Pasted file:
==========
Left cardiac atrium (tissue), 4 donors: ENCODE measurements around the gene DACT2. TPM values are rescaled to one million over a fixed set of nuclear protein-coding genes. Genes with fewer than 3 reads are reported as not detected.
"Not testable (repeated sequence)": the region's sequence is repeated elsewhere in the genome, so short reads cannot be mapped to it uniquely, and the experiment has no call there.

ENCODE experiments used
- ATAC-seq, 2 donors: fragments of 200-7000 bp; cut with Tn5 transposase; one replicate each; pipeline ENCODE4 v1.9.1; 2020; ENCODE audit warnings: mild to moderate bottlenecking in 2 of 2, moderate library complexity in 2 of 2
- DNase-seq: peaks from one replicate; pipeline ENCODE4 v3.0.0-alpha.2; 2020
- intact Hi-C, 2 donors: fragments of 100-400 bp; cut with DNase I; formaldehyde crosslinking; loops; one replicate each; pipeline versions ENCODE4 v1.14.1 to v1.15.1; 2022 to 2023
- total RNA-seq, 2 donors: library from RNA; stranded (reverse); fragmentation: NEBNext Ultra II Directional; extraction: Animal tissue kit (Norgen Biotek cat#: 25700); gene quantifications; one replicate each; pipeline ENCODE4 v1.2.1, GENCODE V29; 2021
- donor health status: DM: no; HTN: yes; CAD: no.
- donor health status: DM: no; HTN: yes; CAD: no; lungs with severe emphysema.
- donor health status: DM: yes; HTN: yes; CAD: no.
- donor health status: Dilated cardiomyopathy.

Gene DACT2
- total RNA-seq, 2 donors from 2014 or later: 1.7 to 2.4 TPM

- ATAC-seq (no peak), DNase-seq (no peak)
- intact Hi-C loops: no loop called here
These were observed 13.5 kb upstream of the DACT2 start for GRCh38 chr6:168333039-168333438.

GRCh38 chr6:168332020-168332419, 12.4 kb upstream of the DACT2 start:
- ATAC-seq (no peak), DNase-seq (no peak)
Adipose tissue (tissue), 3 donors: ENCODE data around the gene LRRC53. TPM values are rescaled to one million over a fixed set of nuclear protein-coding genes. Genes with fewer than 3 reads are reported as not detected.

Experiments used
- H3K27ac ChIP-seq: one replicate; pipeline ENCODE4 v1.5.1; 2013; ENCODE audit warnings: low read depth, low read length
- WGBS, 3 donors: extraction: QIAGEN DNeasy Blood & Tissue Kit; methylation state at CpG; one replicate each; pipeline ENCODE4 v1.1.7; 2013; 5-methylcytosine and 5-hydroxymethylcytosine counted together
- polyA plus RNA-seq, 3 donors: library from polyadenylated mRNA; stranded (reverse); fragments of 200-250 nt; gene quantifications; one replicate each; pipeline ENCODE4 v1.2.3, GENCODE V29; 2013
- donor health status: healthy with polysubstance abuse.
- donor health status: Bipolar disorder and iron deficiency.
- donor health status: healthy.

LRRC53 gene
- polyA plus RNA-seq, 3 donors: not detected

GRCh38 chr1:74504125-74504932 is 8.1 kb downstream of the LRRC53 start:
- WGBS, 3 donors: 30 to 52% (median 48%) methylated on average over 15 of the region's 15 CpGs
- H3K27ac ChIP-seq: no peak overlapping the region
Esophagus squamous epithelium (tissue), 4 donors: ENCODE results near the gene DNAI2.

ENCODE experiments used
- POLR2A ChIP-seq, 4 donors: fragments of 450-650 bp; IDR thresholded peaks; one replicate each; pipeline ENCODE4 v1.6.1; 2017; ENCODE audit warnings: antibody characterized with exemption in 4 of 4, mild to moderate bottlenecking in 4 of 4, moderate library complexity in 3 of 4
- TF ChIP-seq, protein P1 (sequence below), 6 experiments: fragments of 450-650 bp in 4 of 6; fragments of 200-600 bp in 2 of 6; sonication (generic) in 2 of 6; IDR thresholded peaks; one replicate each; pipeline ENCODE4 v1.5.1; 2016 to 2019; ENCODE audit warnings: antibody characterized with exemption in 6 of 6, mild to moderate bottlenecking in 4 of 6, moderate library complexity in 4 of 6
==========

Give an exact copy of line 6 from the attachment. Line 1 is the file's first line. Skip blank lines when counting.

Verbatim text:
- intact Hi-C, 2 donors: fragments of 100-400 bp; cut with DNase I; formaldehyde crosslinking; loops; one replicate each; pipeline versions ENCODE4 v1.14.1 to v1.15.1; 2022 to 2023